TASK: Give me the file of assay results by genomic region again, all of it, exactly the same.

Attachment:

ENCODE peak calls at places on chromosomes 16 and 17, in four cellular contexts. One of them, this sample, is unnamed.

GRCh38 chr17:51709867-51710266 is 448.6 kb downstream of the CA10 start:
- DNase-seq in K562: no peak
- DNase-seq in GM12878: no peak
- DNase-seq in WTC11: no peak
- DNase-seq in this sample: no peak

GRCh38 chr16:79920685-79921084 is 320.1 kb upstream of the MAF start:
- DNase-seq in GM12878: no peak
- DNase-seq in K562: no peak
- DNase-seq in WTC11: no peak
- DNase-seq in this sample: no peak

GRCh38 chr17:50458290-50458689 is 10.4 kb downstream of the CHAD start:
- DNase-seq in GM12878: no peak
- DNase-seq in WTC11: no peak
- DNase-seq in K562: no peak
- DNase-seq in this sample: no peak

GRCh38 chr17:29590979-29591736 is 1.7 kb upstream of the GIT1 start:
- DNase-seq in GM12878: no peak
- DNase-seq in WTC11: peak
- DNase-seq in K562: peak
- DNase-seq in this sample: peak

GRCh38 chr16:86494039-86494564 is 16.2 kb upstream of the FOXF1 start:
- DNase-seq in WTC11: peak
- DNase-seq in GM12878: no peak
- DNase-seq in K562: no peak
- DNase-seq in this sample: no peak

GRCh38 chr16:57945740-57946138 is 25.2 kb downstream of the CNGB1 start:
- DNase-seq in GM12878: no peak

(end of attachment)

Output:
ENCODE peak calls at places on chromosomes 16 and 17, in four cellular contexts. One of them, this sample, is unnamed.

GRCh38 chr17:51709867-51710266 is 448.6 kb downstream of the CA10 start:
- DNase-seq in K562: no peak
- DNase-seq in GM12878: no peak
- DNase-seq in WTC11: no peak
- DNase-seq in this sample: no peak

GRCh38 chr16:79920685-79921084 is 320.1 kb upstream of the MAF start:
- DNase-seq in GM12878: no peak
- DNase-seq in K562: no peak
- DNase-seq in WTC11: no peak
- DNase-seq in this sample: no peak

GRCh38 chr17:50458290-50458689 is 10.4 kb downstream of the CHAD start:
- DNase-seq in GM12878: no peak
- DNase-seq in WTC11: no peak
- DNase-seq in K562: no peak
- DNase-seq in this sample: no peak

GRCh38 chr17:29590979-29591736 is 1.7 kb upstream of the GIT1 start:
- DNase-seq in GM12878: no peak
- DNase-seq in WTC11: peak
- DNase-seq in K562: peak
- DNase-seq in this sample: peak

GRCh38 chr16:86494039-86494564 is 16.2 kb upstream of the FOXF1 start:
- DNase-seq in WTC11: peak
- DNase-seq in GM12878: no peak
- DNase-seq in K562: no peak
- DNase-seq in this sample: no peak

GRCh38 chr16:57945740-57946138 is 25.2 kb downstream of the CNGB1 start:
- DNase-seq in GM12878: no peak